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This is Like Pulling Teeth


My father was a dentist, so I know a little bit about pulling teeth. And I can tell you, getting adequate funding for transportation and infrastructure projects through Congress has been like a fight to the finish with a mandibular lateral incisor.

House and Senate leaders finally reached an agreement Sept. 9 to extend surface transportation and aviation programs. The House passed the extensions Sept. 13 by voice vote. On Sept. 15, the Senate approved the Surface and Air Transportation Extension Act of 2011 (H.R. 2887).

The bill, which the president signed on Sept. 16, extends surface transportation and airport construction programs until Mar. 31, 2012, and Jan. 31, 2012, respectively. The legislation extends current levels of contract authority for the highway program at $39.9 billion, minus the $3.1 billion in rescissions of unobligated contract authority in the FY’11 Transportation-Housing and Urban Development Appropriations bill.

Had the programs lapsed, the Highway Trust Fund would have lost $100 million per day in gas tax revenue and more than 1.6 million jobs would have been at risk.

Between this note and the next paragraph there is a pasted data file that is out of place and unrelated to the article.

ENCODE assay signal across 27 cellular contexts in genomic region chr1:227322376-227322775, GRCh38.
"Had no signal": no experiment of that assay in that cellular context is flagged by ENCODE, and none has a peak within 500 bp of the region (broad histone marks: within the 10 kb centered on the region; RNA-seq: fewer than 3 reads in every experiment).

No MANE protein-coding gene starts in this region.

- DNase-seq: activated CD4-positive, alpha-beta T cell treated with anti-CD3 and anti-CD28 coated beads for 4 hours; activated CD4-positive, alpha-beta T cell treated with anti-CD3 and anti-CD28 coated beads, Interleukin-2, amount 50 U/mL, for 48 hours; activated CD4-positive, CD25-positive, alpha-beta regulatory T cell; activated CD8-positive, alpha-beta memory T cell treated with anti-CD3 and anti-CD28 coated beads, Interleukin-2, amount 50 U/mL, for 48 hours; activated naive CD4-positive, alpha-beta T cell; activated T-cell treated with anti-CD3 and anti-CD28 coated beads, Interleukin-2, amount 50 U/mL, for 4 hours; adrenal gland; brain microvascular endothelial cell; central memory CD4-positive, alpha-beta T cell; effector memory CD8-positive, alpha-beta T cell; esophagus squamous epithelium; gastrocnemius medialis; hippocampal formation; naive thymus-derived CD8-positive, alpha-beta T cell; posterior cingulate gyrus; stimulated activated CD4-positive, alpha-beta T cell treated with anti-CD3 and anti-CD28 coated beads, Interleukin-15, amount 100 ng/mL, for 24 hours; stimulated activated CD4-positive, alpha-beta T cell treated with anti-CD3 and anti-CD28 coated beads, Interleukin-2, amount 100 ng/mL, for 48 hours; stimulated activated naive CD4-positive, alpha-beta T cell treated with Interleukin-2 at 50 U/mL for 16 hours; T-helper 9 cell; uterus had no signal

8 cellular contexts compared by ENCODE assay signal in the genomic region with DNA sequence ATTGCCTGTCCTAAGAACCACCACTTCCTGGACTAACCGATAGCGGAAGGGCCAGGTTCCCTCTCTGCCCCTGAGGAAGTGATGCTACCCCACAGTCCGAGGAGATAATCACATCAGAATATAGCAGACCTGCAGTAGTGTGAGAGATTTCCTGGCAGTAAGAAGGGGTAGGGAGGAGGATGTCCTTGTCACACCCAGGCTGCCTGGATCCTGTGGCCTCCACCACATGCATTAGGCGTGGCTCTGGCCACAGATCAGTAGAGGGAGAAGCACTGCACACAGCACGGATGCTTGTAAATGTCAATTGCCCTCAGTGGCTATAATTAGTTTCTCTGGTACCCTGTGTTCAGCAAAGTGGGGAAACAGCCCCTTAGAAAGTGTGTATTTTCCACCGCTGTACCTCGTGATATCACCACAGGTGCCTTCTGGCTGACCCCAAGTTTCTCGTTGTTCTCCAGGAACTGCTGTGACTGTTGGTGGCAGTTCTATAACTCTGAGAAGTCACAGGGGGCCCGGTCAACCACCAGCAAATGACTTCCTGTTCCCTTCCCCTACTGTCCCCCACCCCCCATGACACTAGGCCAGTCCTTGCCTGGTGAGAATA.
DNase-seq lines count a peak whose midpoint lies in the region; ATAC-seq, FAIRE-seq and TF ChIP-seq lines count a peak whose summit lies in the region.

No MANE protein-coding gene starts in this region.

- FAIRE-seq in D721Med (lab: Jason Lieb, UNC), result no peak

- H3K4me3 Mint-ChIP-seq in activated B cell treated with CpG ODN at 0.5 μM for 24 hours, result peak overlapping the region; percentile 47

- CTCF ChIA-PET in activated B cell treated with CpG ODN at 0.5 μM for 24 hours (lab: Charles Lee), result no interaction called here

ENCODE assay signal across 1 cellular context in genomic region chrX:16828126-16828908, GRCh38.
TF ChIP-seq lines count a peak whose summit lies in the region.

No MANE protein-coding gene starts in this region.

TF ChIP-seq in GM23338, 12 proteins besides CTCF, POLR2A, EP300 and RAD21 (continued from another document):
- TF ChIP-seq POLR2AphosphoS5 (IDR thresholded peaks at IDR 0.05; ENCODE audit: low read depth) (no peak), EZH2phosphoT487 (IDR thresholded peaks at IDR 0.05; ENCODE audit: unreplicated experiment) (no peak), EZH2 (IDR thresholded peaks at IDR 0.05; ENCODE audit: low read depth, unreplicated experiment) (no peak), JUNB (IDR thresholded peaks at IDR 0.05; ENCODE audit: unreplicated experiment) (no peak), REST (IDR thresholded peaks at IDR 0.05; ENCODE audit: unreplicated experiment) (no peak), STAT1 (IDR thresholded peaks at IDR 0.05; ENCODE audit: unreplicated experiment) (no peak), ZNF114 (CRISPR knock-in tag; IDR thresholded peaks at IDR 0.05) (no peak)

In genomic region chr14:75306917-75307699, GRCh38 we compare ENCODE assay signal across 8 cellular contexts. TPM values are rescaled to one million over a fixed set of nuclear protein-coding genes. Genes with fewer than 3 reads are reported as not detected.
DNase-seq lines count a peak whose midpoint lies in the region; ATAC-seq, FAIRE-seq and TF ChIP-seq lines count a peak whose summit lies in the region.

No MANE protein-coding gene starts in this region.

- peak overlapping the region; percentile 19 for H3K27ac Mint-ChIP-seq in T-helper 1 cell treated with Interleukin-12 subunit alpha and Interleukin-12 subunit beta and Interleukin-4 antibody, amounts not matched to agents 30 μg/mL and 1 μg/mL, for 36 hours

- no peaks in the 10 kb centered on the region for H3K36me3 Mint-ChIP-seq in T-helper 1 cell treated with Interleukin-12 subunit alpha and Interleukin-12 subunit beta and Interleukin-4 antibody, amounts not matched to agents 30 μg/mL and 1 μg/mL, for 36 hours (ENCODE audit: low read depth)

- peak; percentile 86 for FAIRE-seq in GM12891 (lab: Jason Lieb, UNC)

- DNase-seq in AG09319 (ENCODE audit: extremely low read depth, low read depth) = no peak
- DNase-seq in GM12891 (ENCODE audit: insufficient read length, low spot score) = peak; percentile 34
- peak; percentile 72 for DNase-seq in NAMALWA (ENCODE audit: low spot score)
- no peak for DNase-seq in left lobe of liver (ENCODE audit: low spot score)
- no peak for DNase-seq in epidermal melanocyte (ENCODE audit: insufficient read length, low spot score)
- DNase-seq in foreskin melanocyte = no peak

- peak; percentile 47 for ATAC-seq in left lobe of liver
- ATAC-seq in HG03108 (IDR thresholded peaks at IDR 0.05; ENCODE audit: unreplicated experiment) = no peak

According to NSSGA, the agreement was reached following a showdown between Senate Majority Leader Harry Reid (D-Nev.) and Sen. Tom Coburn (R-Okla.) over a hold placed on the transportation spending bill by Coburn because of objections he had to it and an unrelated emergency management measure.

Long-term bills for highways and the FAA remain stalled. The Republican-led House has proposed a six-year, $235 billion bill, which equals a 35 percent cut in highway funding. The Democratically controlled Senate has proposed a two-year, $109 billion bill with adjustments for inflation. At press time the Senate Transportation-HUD Appropriations subcommittee had approved its draft fiscal 2012 spending bill, but details were not available. President Obama has asked for $69.675 billion in transportation funding for FY’12.

Message to all readers: Congress just passed an extension that amounts to a bandage on a gaping flesh wound. The industry must continue to push for adequate funding for America’s crumbling roads and bridges.

Our jobs depend on it.

Mark S. Kuhar, editor
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Member: Construction Writers Association